Five. “They’re not spil good spil actual friends.” Dave explains how being dependent on our town, schoolgebouw, work, or what have you, to find connections that fulfill us for a social life makes it unlikely wij will find the right type of person or people.

I have a B.A. te English with a minor te Gender and Sexiness Studies. I’ve bot a Goth since age fourteen, and a Pagan since age fifteen.

Are the friends you make online auténtico friends?

It’s a question many think they know the reaction to. Usually, their reaction is, “Of course not!” Spil someone who has made far more friends online since she wasgoed a tiener, and still does spil an adult, it has bot frustrating when people I know ter person react negatively when I mention how I met someone online. It is even worse when I meet someone online, refer to them spil my friend, and they insist that they are not my existente friend.

I just finished watching a YouTube movie on this very subject by Boyinaband aka Dave. He debunks the commonly used reasoning against internet friends compared to real-life friends, and why the reasons don’t measure up. I love how he takes the typical arguments people, like myself, hear all of the time to devalue our friendships, and questions them te slim ways. I liked it so much that I thought I would write an article about it. Here are their arguments and Dave’s responses ter terms of online friendships:

Do you have friends you only know online?

1. “You toevluchthaven’t even met them.”

This argument suggests that the inability to have physical voeling means you can’t have the same level of interaction spil someone you string up out with te person. According to this argument, that would mean a friend you have draped out with is not your friend until physical voeling has bot made. Dave mocks this logic by demonstrating you can dangle out with a friend you have not yet physically touched, therefore, the overall meaning of friendship is the development of emotional connection based on conversation, not whether or not you can physically touch them.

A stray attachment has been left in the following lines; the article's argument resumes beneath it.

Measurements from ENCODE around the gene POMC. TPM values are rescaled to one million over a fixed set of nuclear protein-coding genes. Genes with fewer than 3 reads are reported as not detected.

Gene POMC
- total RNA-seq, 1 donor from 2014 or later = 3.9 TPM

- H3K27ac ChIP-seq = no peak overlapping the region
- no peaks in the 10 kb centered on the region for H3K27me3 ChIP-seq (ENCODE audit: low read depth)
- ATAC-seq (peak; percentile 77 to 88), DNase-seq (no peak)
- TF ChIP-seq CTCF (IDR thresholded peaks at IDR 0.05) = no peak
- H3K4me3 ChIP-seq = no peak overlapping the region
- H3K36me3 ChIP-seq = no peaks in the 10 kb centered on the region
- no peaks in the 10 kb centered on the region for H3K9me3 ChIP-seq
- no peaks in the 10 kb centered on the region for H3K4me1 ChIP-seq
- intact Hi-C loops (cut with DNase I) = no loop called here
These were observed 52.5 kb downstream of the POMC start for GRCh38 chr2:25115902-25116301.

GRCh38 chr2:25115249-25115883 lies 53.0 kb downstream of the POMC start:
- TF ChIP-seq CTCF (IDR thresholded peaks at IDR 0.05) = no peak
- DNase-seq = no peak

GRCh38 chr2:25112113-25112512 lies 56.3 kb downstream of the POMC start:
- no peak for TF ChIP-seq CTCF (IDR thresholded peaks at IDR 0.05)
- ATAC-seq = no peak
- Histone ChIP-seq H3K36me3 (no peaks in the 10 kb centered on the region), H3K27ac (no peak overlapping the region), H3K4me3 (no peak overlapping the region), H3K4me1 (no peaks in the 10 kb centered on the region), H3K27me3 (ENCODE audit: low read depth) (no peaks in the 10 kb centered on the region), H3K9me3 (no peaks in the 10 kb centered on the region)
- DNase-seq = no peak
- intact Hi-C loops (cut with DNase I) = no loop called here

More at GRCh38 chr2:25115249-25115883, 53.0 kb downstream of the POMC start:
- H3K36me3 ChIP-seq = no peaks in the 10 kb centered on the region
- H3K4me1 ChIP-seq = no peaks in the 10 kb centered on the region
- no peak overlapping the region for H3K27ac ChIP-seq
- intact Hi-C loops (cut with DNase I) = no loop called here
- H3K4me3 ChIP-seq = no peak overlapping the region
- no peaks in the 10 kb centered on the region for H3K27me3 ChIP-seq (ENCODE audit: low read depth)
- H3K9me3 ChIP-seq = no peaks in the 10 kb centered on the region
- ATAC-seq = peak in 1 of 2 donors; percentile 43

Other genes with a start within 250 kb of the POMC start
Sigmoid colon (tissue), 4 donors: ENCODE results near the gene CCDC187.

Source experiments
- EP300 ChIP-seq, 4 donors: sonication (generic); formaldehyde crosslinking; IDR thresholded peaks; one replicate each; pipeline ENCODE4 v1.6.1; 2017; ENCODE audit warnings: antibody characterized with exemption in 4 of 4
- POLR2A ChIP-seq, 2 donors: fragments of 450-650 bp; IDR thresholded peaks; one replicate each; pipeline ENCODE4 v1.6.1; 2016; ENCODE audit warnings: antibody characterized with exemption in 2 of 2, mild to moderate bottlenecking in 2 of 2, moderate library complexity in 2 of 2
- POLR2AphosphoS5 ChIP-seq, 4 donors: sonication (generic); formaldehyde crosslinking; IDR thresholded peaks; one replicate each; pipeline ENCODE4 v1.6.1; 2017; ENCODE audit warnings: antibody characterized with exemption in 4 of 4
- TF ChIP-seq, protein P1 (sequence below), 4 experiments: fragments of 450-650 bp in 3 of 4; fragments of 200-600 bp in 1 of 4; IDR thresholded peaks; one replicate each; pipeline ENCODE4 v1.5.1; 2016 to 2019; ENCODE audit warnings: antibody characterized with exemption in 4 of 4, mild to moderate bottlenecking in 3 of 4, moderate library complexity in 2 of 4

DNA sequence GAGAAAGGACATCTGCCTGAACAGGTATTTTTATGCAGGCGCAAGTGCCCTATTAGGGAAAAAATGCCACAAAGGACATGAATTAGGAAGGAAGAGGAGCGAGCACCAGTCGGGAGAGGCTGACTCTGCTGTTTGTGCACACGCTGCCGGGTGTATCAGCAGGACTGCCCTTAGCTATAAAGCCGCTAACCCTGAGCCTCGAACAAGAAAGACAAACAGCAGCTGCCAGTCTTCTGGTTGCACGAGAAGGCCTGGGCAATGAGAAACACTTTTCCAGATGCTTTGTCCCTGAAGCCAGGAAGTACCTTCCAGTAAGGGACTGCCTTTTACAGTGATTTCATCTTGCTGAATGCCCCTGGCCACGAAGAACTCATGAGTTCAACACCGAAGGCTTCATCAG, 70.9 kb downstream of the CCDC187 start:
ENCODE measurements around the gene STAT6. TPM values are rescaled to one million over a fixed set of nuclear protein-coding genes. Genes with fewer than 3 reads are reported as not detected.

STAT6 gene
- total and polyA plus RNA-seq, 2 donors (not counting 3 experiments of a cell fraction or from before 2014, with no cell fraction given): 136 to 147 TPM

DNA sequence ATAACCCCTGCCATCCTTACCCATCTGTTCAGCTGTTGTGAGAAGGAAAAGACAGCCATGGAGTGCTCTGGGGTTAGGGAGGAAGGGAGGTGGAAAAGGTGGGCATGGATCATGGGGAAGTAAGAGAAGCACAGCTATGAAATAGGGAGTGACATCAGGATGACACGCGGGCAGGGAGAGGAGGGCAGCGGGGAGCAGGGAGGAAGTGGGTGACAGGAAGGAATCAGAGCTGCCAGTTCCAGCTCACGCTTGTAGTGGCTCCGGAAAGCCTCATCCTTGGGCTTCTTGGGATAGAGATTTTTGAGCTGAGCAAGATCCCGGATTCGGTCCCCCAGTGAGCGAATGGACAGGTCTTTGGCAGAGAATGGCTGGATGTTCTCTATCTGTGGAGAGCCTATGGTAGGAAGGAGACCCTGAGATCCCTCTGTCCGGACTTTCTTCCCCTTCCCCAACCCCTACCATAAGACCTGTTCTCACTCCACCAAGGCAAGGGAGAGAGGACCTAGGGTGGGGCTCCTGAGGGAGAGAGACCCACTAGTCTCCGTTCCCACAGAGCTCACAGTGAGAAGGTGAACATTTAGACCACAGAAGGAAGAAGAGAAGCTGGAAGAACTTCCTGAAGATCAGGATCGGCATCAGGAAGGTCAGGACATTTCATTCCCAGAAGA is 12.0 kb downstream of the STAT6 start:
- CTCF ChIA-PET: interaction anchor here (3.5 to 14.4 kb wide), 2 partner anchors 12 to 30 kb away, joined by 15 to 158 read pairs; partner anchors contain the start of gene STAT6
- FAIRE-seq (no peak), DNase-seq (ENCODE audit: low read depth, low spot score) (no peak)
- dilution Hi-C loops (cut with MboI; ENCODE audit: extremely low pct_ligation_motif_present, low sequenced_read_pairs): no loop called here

Two. “They might be a serial killer, rapist, pedophile.”

Dave explains how the belief that those wij meet online will turn out to be criminals being a higher likeliness than those wij meet te person is not dependent on how wij met them. It is about how long wij take to get to know someone te order to trust them. Furthermore, he explains how the best way to be sure someone is who they say they are, online, is to video-chat. Of course, if you ask mij, it doesn’t matter how you meet or necessarily how long you have known someone. Anyone can turn out to be someone else at any given ogenblik, therefore, ter any relationship, there is a false sense of security. So, those out there who think criticizing online relationships are superior because they have more face to face relationships are very likely more insecure than they’re admitting since most people with more online relationships are aware of the possibility, even if they don’t come out and verbalize it.

Three. “They’re most likely lounging.”

This is similar to the previous excuse, however, Dave gives some interesting information about this concept. People are more likely to lie ter person than online because it’s typed and can usually be brought back. Meantime, te person, one’s words cannot be brought back for evidence. Of course, liars exist, regardless, but spil mentioned before there is still video-chatting to be sure who you’re talking with, and being aware that liars exist ter real-life, spil well, should give some perspective on society ter común.